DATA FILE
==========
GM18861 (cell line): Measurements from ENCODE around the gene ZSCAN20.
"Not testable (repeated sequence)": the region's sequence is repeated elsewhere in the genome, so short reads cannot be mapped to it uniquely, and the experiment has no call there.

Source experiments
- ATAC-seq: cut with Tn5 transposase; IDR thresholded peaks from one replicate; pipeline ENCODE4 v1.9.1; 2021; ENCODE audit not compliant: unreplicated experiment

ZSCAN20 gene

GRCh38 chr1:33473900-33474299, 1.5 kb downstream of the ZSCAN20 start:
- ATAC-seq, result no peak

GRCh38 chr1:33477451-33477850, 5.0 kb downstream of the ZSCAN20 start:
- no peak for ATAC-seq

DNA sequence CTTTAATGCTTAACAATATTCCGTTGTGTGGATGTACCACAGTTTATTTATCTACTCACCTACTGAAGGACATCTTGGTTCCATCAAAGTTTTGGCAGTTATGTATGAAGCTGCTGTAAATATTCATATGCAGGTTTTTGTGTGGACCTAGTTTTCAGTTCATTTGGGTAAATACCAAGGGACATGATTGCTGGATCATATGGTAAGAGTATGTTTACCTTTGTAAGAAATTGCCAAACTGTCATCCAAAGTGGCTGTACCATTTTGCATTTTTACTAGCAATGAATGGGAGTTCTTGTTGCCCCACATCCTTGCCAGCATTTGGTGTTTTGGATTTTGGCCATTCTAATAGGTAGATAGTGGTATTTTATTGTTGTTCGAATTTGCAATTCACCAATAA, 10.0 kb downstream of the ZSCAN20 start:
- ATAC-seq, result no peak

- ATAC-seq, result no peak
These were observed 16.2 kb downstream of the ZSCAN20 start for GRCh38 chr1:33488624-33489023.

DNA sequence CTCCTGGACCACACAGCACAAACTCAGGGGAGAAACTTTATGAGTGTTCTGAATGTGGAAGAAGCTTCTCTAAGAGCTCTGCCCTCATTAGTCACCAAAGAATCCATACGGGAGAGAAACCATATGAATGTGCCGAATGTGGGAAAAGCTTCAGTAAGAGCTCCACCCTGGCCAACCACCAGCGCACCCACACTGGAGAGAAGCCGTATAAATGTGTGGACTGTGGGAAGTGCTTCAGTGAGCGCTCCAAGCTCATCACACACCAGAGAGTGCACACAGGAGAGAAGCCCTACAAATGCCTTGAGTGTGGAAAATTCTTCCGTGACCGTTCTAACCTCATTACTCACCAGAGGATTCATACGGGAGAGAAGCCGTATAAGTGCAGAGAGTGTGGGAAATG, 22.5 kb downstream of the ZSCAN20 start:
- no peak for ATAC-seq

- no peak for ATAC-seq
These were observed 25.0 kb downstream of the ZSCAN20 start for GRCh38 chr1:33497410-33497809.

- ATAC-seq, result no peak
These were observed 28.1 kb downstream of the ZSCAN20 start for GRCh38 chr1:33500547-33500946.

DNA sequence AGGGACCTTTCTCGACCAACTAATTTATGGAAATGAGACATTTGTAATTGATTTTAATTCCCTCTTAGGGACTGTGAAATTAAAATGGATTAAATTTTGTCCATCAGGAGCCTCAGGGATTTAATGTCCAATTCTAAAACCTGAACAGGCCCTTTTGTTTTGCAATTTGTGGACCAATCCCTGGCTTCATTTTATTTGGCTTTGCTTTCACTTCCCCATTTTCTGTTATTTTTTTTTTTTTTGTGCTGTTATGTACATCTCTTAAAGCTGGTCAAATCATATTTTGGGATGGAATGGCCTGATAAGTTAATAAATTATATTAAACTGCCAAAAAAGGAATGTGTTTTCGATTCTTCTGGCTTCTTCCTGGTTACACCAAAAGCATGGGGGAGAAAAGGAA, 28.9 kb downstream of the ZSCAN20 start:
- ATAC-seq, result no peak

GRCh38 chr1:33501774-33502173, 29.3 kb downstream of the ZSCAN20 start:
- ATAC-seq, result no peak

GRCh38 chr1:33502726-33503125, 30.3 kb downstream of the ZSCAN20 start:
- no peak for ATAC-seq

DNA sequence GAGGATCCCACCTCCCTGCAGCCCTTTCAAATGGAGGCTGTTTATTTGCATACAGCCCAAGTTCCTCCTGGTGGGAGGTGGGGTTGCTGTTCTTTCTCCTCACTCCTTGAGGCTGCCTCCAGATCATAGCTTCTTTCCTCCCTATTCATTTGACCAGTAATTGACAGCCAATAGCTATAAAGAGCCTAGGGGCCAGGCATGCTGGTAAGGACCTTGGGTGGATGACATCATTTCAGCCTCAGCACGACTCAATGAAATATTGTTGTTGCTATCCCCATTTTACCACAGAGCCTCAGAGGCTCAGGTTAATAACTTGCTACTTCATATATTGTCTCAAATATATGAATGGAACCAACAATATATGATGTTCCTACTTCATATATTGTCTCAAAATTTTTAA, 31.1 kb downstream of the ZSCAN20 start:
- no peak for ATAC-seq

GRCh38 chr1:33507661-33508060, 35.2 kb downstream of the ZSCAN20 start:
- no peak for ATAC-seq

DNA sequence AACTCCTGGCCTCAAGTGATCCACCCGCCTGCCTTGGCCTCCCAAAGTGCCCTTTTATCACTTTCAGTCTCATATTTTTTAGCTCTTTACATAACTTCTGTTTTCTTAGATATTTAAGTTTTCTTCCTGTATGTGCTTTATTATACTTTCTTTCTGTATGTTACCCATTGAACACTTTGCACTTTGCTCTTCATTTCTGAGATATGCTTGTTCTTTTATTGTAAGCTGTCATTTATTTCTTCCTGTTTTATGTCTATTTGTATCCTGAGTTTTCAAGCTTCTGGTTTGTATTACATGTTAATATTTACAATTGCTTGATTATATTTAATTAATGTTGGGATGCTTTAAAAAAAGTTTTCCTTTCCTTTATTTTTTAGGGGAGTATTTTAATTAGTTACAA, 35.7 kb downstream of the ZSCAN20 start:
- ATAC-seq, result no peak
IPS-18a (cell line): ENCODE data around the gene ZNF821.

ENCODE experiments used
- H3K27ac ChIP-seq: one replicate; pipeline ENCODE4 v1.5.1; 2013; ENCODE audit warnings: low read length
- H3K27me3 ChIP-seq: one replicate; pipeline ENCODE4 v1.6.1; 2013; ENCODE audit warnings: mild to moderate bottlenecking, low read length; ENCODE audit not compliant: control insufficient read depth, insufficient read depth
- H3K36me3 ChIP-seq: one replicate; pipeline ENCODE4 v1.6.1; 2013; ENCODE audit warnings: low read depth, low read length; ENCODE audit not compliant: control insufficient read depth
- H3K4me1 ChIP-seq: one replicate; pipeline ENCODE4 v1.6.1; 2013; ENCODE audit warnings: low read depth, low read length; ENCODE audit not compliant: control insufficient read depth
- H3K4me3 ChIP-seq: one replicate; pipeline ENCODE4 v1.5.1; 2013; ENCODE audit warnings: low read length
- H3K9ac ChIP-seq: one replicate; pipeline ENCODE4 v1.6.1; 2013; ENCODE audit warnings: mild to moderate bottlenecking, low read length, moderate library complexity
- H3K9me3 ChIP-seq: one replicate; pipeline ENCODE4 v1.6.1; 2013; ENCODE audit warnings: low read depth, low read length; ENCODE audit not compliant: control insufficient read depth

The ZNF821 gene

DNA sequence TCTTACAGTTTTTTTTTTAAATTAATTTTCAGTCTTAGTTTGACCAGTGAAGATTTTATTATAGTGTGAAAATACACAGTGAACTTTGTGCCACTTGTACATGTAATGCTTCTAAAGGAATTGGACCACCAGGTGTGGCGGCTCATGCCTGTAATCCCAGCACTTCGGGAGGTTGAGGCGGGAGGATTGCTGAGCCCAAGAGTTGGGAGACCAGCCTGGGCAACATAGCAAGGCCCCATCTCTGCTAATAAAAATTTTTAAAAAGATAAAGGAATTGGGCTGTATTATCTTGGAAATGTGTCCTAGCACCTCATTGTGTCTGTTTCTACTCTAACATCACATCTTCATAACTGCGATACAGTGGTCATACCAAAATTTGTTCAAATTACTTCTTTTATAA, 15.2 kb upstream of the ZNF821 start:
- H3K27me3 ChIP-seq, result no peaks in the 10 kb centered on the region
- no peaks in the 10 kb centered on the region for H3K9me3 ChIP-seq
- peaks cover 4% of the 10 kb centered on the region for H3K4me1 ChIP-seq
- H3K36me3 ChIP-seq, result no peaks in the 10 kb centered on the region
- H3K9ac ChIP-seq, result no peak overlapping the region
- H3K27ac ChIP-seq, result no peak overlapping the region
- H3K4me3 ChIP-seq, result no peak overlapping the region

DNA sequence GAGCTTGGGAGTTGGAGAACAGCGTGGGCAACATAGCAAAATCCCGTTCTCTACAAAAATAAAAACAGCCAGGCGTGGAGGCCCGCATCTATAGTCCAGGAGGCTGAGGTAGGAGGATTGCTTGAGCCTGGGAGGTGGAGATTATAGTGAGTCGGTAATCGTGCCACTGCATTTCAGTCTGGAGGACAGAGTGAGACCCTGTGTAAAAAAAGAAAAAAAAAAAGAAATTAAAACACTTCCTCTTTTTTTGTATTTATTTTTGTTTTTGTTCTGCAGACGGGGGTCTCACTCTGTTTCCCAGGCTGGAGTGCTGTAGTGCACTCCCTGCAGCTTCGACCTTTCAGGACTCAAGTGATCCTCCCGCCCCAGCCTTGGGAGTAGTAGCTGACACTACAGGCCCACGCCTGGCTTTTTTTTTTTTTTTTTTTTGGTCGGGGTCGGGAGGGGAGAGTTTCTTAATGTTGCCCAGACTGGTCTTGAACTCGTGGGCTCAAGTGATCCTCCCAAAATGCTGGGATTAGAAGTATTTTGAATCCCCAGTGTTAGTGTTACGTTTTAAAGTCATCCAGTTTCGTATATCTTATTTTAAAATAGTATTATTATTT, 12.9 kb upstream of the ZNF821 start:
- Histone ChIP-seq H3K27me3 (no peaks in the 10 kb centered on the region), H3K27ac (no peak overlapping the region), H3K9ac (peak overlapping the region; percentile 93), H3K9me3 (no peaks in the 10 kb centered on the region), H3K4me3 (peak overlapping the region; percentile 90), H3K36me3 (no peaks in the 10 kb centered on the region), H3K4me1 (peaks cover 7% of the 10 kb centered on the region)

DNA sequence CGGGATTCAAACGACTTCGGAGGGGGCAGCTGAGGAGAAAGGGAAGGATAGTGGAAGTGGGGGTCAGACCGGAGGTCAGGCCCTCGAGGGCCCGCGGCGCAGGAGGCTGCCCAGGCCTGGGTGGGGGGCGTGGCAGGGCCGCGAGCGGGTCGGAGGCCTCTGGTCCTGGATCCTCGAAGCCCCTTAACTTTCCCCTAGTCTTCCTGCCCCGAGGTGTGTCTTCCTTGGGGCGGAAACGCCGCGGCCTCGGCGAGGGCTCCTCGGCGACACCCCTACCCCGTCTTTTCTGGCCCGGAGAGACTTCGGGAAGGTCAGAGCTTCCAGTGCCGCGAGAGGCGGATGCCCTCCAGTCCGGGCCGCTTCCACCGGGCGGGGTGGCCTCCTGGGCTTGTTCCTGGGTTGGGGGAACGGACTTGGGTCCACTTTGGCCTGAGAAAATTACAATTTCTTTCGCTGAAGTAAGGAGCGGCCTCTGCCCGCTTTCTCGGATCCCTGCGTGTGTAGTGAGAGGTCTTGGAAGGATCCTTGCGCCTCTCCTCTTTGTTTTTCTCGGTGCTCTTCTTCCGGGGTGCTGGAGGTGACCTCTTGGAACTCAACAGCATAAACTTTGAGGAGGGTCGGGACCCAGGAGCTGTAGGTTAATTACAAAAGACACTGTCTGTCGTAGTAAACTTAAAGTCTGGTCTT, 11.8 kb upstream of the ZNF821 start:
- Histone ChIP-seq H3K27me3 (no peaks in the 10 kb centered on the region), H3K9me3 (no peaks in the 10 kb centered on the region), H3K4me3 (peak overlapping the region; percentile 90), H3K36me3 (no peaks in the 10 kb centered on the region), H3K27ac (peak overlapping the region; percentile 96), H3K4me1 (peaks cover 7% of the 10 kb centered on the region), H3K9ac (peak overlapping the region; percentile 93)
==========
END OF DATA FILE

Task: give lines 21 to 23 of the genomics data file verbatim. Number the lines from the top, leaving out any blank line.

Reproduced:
- ATAC-seq, result no peak

GRCh38 chr1:33501774-33502173, 29.3 kb downstream of the ZSCAN20 start:
- ATAC-seq, result no peak